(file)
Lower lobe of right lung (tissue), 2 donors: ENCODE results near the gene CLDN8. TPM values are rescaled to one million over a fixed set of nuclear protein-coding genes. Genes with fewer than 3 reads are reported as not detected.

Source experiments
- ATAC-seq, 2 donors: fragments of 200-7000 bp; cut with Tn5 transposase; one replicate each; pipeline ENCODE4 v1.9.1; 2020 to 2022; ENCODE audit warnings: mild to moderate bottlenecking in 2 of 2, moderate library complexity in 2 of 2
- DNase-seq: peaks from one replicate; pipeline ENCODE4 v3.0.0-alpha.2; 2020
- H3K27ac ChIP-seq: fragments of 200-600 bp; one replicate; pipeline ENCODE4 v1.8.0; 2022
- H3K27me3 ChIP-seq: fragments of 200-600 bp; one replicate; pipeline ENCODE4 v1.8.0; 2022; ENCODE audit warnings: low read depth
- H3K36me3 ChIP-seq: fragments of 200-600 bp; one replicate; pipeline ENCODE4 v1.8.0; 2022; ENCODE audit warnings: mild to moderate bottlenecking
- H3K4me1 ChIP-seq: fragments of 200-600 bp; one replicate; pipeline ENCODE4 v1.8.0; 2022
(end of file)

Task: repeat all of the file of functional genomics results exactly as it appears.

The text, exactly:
Lower lobe of right lung (tissue), 2 donors: ENCODE results near the gene CLDN8. TPM values are rescaled to one million over a fixed set of nuclear protein-coding genes. Genes with fewer than 3 reads are reported as not detected.

Source experiments
- ATAC-seq, 2 donors: fragments of 200-7000 bp; cut with Tn5 transposase; one replicate each; pipeline ENCODE4 v1.9.1; 2020 to 2022; ENCODE audit warnings: mild to moderate bottlenecking in 2 of 2, moderate library complexity in 2 of 2
- DNase-seq: peaks from one replicate; pipeline ENCODE4 v3.0.0-alpha.2; 2020
- H3K27ac ChIP-seq: fragments of 200-600 bp; one replicate; pipeline ENCODE4 v1.8.0; 2022
- H3K27me3 ChIP-seq: fragments of 200-600 bp; one replicate; pipeline ENCODE4 v1.8.0; 2022; ENCODE audit warnings: low read depth
- H3K36me3 ChIP-seq: fragments of 200-600 bp; one replicate; pipeline ENCODE4 v1.8.0; 2022; ENCODE audit warnings: mild to moderate bottlenecking
- H3K4me1 ChIP-seq: fragments of 200-600 bp; one replicate; pipeline ENCODE4 v1.8.0; 2022